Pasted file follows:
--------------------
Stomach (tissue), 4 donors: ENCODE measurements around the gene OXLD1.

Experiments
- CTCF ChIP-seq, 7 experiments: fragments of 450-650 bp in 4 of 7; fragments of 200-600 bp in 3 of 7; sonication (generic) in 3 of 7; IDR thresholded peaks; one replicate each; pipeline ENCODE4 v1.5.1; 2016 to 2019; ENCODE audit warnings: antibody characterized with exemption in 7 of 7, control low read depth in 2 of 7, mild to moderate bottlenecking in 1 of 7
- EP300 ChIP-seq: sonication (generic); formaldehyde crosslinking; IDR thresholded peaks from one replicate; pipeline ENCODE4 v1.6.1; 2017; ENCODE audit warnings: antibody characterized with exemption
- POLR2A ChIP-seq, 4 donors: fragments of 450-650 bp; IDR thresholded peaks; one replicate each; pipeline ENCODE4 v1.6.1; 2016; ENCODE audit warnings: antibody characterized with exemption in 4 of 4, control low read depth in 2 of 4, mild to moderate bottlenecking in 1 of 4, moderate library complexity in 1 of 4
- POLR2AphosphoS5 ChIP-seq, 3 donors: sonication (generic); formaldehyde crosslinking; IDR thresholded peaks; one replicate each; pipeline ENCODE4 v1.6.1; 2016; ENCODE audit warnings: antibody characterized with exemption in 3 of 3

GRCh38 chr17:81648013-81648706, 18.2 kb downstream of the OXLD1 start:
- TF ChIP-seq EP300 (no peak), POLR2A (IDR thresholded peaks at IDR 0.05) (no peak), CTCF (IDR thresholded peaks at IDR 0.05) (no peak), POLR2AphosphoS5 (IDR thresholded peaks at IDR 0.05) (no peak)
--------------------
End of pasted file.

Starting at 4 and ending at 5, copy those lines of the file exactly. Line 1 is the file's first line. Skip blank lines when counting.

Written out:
- EP300 ChIP-seq: sonication (generic); formaldehyde crosslinking; IDR thresholded peaks from one replicate; pipeline ENCODE4 v1.6.1; 2017; ENCODE audit warnings: antibody characterized with exemption
- POLR2A ChIP-seq, 4 donors: fragments of 450-650 bp; IDR thresholded peaks; one replicate each; pipeline ENCODE4 v1.6.1; 2016; ENCODE audit warnings: antibody characterized with exemption in 4 of 4, control low read depth in 2 of 4, mild to moderate bottlenecking in 1 of 4, moderate library complexity in 1 of 4